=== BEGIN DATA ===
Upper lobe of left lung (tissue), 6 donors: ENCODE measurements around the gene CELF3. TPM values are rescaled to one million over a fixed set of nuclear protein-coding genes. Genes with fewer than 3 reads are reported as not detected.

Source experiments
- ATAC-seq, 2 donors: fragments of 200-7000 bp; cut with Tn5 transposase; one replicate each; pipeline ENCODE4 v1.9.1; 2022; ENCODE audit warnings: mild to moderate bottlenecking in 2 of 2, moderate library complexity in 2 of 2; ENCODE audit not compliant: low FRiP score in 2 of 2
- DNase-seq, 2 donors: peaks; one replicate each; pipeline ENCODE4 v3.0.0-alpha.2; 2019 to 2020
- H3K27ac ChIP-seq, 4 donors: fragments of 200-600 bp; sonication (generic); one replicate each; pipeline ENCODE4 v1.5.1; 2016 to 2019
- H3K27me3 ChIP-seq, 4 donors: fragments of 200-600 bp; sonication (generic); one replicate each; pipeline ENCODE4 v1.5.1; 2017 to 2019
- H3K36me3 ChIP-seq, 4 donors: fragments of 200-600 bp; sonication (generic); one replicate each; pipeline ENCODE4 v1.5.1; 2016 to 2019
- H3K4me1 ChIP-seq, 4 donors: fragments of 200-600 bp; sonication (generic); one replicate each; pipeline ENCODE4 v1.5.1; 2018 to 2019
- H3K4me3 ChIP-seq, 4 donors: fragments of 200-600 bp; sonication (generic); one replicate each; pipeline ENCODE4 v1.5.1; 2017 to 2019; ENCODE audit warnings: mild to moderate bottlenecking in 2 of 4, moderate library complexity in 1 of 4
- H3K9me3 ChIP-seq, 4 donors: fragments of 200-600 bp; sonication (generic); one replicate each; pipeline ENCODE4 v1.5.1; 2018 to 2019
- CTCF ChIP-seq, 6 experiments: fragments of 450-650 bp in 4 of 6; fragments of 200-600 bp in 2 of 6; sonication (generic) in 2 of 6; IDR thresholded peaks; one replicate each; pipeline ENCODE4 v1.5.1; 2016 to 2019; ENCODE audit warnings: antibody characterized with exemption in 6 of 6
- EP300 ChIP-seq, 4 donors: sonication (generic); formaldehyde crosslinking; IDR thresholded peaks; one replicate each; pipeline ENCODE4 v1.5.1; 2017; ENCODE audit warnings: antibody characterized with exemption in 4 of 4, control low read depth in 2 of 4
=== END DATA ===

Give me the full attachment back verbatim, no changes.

Upper lobe of left lung (tissue), 6 donors: ENCODE measurements around the gene CELF3. TPM values are rescaled to one million over a fixed set of nuclear protein-coding genes. Genes with fewer than 3 reads are reported as not detected.

Source experiments
- ATAC-seq, 2 donors: fragments of 200-7000 bp; cut with Tn5 transposase; one replicate each; pipeline ENCODE4 v1.9.1; 2022; ENCODE audit warnings: mild to moderate bottlenecking in 2 of 2, moderate library complexity in 2 of 2; ENCODE audit not compliant: low FRiP score in 2 of 2
- DNase-seq, 2 donors: peaks; one replicate each; pipeline ENCODE4 v3.0.0-alpha.2; 2019 to 2020
- H3K27ac ChIP-seq, 4 donors: fragments of 200-600 bp; sonication (generic); one replicate each; pipeline ENCODE4 v1.5.1; 2016 to 2019
- H3K27me3 ChIP-seq, 4 donors: fragments of 200-600 bp; sonication (generic); one replicate each; pipeline ENCODE4 v1.5.1; 2017 to 2019
- H3K36me3 ChIP-seq, 4 donors: fragments of 200-600 bp; sonication (generic); one replicate each; pipeline ENCODE4 v1.5.1; 2016 to 2019
- H3K4me1 ChIP-seq, 4 donors: fragments of 200-600 bp; sonication (generic); one replicate each; pipeline ENCODE4 v1.5.1; 2018 to 2019
- H3K4me3 ChIP-seq, 4 donors: fragments of 200-600 bp; sonication (generic); one replicate each; pipeline ENCODE4 v1.5.1; 2017 to 2019; ENCODE audit warnings: mild to moderate bottlenecking in 2 of 4, moderate library complexity in 1 of 4
- H3K9me3 ChIP-seq, 4 donors: fragments of 200-600 bp; sonication (generic); one replicate each; pipeline ENCODE4 v1.5.1; 2018 to 2019
- CTCF ChIP-seq, 6 experiments: fragments of 450-650 bp in 4 of 6; fragments of 200-600 bp in 2 of 6; sonication (generic) in 2 of 6; IDR thresholded peaks; one replicate each; pipeline ENCODE4 v1.5.1; 2016 to 2019; ENCODE audit warnings: antibody characterized with exemption in 6 of 6
- EP300 ChIP-seq, 4 donors: sonication (generic); formaldehyde crosslinking; IDR thresholded peaks; one replicate each; pipeline ENCODE4 v1.5.1; 2017; ENCODE audit warnings: antibody characterized with exemption in 4 of 4, control low read depth in 2 of 4